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Discussion in 'Business Management' started by dlndesign, Aug 10, 2012.

  1. dlndesign

    dlndesign Active Member

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    Dec 10, 2007
    San Diego, Ca
    We do many runs with multiple qtys for different locations for the same client. We have work orders, but those are a bit cluttered with all the information that is included in them. I would like to find a clean way to give my team information that they need in a understandable fashion that leaves nothing to question.

    Has anyone developed forms that you pass to your substrate cutter, laminator, and the guys that pack it up?
     
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  2. James Burke

    James Burke Being a grandpa is more fun than working

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    Jan 2, 2010
    Mitten State
    Sounds like you need a "routing" sheet. Basically, it 's a sheet with detailed instructions that follows the job through each process. Employees sign off on the sheet when they're finished with their particular task and then it's handed off to the next employee to complete their task.

    At the end of the process, it's then returned to management for review. Typically, any hiccups can be quickly tracked to whom and when the hiccup occured. It's not a replacement for good management. It's an "observation" tool...so you don't have to hover over your employees.


    JB
     
  3. dlndesign

    dlndesign Active Member

    894
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    Dec 10, 2007
    San Diego, Ca
    Thanks James.. that sounds like exactly what I am looking for. Any good templates out there that you are aware of?
     
  4. James Burke

    James Burke Being a grandpa is more fun than working

    2,801
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    Jan 2, 2010
    Mitten State
    I would think you'd be better off to make your own based on the departments in your company. Start at the beginning when the order is received from your customer, and then trace the job's path throughout your shop until it reaches the loading dock. Then develop specific standards for each process based on customer requirements.

    Meet with your staff to review the routing sheet, and ask for their input or suggestions...it might take a few revisions, but remember to try to keep it as simple as possible.

    Employee accountability is the key factor here...make sure everyone knows what's expected of them.


    JB
     
  5. Coloradosigns

    Coloradosigns Major Contributor

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    Denver.
    we have a general job sheet that is filled out from every job.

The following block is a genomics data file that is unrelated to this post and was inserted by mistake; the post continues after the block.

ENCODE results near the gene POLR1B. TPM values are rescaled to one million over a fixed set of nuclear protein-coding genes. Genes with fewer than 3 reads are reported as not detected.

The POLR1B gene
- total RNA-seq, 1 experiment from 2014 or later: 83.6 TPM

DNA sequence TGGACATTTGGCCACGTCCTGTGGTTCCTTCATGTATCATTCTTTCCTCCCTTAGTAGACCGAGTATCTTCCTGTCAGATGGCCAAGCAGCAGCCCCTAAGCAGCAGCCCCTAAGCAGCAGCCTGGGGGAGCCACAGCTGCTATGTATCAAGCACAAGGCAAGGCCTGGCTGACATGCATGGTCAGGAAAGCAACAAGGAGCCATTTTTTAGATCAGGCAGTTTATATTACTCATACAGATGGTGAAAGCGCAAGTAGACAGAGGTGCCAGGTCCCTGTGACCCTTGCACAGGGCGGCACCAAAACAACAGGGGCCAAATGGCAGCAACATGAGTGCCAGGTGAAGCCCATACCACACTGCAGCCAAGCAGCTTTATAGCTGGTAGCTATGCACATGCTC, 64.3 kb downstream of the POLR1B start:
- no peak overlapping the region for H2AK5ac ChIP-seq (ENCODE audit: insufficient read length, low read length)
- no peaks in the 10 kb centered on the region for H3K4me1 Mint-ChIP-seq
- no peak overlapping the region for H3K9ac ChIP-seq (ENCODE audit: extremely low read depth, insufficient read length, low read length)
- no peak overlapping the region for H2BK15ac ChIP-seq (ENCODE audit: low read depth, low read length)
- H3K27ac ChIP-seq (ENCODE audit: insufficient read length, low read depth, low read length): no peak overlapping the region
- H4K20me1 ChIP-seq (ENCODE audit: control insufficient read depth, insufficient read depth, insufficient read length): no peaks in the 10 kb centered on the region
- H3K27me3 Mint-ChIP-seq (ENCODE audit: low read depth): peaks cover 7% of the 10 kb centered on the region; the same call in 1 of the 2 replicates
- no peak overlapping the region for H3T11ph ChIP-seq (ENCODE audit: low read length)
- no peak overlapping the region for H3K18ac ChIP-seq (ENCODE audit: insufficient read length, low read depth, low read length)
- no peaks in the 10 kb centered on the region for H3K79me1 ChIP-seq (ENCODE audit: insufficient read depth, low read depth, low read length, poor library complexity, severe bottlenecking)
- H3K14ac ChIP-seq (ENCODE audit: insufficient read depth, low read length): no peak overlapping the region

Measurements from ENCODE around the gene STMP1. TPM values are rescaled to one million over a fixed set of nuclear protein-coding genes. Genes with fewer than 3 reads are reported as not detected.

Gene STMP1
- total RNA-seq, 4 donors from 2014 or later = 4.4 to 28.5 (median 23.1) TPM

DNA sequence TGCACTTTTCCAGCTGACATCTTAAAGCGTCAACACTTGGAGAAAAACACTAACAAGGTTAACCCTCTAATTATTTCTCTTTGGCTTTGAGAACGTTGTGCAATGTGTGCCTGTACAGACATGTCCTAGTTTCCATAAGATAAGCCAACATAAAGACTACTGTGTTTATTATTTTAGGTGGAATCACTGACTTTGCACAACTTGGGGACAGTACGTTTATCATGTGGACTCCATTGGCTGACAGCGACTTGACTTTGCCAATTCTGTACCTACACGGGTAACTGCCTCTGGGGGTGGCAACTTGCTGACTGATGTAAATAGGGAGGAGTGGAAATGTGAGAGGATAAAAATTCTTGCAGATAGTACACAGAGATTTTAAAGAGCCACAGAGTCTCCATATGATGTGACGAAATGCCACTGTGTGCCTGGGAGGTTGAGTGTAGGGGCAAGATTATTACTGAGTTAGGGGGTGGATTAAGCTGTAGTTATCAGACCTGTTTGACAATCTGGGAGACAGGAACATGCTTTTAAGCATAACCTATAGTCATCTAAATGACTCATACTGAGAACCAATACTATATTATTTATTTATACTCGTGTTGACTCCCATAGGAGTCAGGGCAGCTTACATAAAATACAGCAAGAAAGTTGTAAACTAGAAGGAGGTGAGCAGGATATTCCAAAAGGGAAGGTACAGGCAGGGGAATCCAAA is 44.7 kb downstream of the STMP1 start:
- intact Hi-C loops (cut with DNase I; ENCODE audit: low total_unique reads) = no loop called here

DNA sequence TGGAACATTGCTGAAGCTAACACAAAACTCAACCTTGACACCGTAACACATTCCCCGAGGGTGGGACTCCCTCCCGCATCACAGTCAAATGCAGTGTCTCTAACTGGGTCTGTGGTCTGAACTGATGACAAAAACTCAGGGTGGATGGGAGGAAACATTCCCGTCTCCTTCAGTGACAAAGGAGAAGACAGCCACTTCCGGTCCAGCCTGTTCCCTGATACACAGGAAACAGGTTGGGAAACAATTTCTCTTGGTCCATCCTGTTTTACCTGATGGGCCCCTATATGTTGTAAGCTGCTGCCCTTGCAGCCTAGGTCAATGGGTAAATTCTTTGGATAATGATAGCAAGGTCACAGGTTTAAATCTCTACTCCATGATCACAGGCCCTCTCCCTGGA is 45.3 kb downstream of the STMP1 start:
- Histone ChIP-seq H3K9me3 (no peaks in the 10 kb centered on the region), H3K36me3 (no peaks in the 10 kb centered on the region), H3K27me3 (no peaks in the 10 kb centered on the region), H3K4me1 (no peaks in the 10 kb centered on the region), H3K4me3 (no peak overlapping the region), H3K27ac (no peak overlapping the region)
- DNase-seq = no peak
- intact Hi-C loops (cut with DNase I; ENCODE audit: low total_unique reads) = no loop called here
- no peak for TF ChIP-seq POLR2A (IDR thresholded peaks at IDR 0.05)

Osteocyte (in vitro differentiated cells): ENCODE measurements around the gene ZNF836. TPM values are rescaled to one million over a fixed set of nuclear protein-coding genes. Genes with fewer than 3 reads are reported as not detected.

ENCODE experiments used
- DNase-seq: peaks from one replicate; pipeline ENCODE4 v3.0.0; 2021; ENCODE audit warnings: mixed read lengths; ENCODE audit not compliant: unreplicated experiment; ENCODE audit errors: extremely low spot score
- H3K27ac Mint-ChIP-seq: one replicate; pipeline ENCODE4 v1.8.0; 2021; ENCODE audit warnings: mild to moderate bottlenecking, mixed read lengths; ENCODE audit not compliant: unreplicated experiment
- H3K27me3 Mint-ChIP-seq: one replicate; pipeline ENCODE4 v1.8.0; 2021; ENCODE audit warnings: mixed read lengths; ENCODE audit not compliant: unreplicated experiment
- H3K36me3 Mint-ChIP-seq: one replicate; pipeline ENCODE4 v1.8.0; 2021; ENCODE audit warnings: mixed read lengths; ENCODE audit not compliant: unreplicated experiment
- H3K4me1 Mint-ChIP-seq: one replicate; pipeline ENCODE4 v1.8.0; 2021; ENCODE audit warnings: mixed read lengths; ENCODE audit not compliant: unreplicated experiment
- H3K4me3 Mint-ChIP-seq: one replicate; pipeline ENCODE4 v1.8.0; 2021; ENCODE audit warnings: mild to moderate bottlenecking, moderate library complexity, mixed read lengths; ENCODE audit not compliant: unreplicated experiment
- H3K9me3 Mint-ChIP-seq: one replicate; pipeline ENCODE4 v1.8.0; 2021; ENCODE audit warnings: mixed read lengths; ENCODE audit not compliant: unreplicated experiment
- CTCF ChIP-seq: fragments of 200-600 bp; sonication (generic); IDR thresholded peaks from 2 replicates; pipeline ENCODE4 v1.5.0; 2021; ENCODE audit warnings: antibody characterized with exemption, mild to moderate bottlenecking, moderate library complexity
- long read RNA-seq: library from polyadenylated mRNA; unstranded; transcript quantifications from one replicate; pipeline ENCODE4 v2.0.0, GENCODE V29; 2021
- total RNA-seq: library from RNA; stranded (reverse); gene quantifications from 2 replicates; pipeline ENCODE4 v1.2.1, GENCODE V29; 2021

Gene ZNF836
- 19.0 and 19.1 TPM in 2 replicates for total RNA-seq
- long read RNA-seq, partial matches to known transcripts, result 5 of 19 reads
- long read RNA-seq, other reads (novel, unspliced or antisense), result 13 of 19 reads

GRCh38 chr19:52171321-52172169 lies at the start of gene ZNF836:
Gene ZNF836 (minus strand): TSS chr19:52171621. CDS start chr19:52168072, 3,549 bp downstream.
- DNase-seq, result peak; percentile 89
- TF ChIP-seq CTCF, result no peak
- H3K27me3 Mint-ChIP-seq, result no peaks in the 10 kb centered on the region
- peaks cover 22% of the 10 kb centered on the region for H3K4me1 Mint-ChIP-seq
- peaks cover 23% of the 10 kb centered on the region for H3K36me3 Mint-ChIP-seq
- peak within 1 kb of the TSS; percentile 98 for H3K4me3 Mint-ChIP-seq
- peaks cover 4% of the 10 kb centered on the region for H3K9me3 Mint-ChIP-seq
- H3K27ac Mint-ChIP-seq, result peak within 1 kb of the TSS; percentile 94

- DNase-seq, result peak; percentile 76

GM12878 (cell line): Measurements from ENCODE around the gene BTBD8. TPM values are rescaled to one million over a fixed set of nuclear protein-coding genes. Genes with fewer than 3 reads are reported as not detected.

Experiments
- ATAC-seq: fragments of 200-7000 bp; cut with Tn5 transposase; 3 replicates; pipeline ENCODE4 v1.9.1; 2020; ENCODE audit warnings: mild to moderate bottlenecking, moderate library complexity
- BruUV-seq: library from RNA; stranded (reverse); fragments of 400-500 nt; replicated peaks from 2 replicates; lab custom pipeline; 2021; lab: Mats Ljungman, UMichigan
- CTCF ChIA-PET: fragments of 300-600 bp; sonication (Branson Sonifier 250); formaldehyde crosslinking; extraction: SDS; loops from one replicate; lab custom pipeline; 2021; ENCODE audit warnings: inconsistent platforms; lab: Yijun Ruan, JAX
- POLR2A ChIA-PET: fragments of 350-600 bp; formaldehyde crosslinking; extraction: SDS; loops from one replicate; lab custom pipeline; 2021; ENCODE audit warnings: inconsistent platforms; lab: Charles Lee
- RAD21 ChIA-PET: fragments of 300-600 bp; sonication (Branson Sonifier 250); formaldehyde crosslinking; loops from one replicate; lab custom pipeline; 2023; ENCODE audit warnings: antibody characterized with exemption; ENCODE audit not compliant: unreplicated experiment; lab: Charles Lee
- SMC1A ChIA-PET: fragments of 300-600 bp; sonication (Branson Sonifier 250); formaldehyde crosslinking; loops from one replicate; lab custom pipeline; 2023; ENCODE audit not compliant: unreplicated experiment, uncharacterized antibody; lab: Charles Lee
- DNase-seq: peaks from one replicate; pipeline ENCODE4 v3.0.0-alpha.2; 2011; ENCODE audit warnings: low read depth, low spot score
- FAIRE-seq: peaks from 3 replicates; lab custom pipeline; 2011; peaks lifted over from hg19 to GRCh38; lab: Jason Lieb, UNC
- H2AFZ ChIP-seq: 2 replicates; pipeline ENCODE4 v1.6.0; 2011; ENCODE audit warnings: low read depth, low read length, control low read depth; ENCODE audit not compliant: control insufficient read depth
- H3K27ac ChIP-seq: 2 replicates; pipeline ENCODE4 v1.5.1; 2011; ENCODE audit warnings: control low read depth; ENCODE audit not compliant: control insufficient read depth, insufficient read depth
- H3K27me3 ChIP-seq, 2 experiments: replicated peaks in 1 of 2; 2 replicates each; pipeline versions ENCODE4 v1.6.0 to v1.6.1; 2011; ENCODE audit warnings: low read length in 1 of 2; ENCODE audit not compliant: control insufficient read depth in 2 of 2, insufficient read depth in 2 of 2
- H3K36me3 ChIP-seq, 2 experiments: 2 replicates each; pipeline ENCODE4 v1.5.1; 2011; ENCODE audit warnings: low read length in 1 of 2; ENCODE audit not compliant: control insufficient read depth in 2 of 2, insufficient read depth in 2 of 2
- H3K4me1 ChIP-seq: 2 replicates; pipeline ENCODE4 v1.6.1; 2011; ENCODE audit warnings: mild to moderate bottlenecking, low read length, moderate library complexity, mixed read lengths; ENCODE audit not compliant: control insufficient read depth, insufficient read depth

From designer it's then passed on to production, and then the front office, or shipping/receiving for pick up or shipping. this is just a general sheet for general sign/wraps. anything custom has it's own spec sheet.

    it really helps.
     

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  6. signswi

    signswi Very Active Member

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    Oct 29, 2009
    A routing sheet is the best paper solution, I really prefer non-paper solutions though (digital job management systems). Paper can get lost and you can only have one part of your shop looking at it at a time, where-as with digital you can have every part of the shop looking at a job and seeing applicable duties / signing off on them. Plus then the boss can see an over-view of everything in the shop and exactly what the status is of each of them. Cuts down on meetings and yells of WHAT'S UP WITH THE <insert client> JOB?!
     
  7. Coloradosigns

    Coloradosigns Major Contributor

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    Sep 10, 2010
    Denver.
    We also use signvox. You can do a lot of job organizing and job assigning in that as well.
     
  8. James Burke

    James Burke Being a grandpa is more fun than working

    2,801
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    Jan 2, 2010
    Mitten State
    Get this....

    I read a story about one shop where they issued ipads with wifi to every employee. Each employee had the responsibility of making updates to the network as the job progressed.

    All pertinent information was available on the network for all to see, and it eliminated the need for employees to constantly have to check in with management for instructions.

    Granted, this kind of step takes some serious expenditures and just the right kind of employee to make it all work.

    JB
     
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